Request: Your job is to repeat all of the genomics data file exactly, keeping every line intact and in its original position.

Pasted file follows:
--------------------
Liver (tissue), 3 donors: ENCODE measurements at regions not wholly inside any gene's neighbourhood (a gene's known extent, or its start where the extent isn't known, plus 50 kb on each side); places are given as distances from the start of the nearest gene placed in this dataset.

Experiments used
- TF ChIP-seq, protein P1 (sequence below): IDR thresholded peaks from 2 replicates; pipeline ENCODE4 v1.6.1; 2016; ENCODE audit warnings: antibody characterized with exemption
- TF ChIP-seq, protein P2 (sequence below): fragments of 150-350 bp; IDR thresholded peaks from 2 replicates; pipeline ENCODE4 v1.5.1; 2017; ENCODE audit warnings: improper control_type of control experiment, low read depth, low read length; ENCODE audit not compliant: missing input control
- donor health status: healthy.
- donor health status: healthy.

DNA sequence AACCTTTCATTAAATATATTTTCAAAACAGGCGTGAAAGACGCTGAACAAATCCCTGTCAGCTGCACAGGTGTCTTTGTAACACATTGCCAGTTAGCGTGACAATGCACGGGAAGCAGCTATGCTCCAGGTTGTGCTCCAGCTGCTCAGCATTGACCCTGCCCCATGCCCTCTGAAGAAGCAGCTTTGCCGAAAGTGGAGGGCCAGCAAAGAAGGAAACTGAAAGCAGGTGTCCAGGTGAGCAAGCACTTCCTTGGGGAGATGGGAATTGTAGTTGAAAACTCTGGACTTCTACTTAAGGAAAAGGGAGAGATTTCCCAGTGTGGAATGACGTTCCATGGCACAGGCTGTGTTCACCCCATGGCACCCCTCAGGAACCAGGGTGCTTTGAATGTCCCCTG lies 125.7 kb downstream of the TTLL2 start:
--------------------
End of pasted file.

Liver (tissue), 3 donors: ENCODE measurements at regions not wholly inside any gene's neighbourhood (a gene's known extent, or its start where the extent isn't known, plus 50 kb on each side); places are given as distances from the start of the nearest gene placed in this dataset.

Experiments used
- TF ChIP-seq, protein P1 (sequence below): IDR thresholded peaks from 2 replicates; pipeline ENCODE4 v1.6.1; 2016; ENCODE audit warnings: antibody characterized with exemption
- TF ChIP-seq, protein P2 (sequence below): fragments of 150-350 bp; IDR thresholded peaks from 2 replicates; pipeline ENCODE4 v1.5.1; 2017; ENCODE audit warnings: improper control_type of control experiment, low read depth, low read length; ENCODE audit not compliant: missing input control
- donor health status: healthy.
- donor health status: healthy.

DNA sequence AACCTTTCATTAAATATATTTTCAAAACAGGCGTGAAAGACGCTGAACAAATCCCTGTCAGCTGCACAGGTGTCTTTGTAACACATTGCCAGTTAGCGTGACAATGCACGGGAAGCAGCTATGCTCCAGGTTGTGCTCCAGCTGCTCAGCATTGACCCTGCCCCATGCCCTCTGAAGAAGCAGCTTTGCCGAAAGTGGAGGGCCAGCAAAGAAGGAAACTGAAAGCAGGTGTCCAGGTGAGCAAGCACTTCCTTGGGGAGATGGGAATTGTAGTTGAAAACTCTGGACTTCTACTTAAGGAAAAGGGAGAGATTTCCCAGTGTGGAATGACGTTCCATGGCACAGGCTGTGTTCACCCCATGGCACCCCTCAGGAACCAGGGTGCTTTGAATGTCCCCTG lies 125.7 kb downstream of the TTLL2 start: